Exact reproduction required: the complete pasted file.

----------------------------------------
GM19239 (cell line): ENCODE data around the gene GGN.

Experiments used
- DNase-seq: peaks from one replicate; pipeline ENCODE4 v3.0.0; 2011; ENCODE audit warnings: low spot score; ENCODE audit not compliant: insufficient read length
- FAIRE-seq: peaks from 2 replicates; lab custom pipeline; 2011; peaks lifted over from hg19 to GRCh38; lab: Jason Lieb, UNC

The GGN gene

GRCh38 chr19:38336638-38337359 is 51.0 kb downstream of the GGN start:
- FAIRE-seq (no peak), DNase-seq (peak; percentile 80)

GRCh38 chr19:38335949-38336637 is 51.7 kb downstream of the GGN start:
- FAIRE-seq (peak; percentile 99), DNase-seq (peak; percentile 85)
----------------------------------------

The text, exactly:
GM19239 (cell line): ENCODE data around the gene GGN.

Experiments used
- DNase-seq: peaks from one replicate; pipeline ENCODE4 v3.0.0; 2011; ENCODE audit warnings: low spot score; ENCODE audit not compliant: insufficient read length
- FAIRE-seq: peaks from 2 replicates; lab custom pipeline; 2011; peaks lifted over from hg19 to GRCh38; lab: Jason Lieb, UNC

The GGN gene

GRCh38 chr19:38336638-38337359 is 51.0 kb downstream of the GGN start:
- FAIRE-seq (no peak), DNase-seq (peak; percentile 80)

GRCh38 chr19:38335949-38336637 is 51.7 kb downstream of the GGN start:
- FAIRE-seq (peak; percentile 99), DNase-seq (peak; percentile 85)